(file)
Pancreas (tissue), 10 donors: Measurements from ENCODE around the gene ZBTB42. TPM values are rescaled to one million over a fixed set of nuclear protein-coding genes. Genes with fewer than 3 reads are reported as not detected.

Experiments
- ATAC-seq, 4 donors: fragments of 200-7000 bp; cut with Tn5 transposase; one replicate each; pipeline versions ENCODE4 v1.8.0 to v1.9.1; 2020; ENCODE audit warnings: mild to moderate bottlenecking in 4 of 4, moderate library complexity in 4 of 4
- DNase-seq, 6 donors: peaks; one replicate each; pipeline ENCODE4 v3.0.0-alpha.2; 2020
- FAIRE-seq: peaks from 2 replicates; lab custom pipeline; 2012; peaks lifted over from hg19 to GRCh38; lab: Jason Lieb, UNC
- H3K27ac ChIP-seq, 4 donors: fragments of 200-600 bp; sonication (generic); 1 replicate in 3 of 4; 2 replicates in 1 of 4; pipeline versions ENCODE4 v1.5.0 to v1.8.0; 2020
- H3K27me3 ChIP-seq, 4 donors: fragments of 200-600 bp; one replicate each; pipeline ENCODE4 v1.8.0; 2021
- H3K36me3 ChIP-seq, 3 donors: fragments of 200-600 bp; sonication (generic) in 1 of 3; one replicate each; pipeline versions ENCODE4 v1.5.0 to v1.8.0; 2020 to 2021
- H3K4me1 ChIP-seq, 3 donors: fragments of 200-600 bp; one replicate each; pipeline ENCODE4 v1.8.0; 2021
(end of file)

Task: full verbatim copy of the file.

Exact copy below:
Pancreas (tissue), 10 donors: Measurements from ENCODE around the gene ZBTB42. TPM values are rescaled to one million over a fixed set of nuclear protein-coding genes. Genes with fewer than 3 reads are reported as not detected.

Experiments
- ATAC-seq, 4 donors: fragments of 200-7000 bp; cut with Tn5 transposase; one replicate each; pipeline versions ENCODE4 v1.8.0 to v1.9.1; 2020; ENCODE audit warnings: mild to moderate bottlenecking in 4 of 4, moderate library complexity in 4 of 4
- DNase-seq, 6 donors: peaks; one replicate each; pipeline ENCODE4 v3.0.0-alpha.2; 2020
- FAIRE-seq: peaks from 2 replicates; lab custom pipeline; 2012; peaks lifted over from hg19 to GRCh38; lab: Jason Lieb, UNC
- H3K27ac ChIP-seq, 4 donors: fragments of 200-600 bp; sonication (generic); 1 replicate in 3 of 4; 2 replicates in 1 of 4; pipeline versions ENCODE4 v1.5.0 to v1.8.0; 2020
- H3K27me3 ChIP-seq, 4 donors: fragments of 200-600 bp; one replicate each; pipeline ENCODE4 v1.8.0; 2021
- H3K36me3 ChIP-seq, 3 donors: fragments of 200-600 bp; sonication (generic) in 1 of 3; one replicate each; pipeline versions ENCODE4 v1.5.0 to v1.8.0; 2020 to 2021
- H3K4me1 ChIP-seq, 3 donors: fragments of 200-600 bp; one replicate each; pipeline ENCODE4 v1.8.0; 2021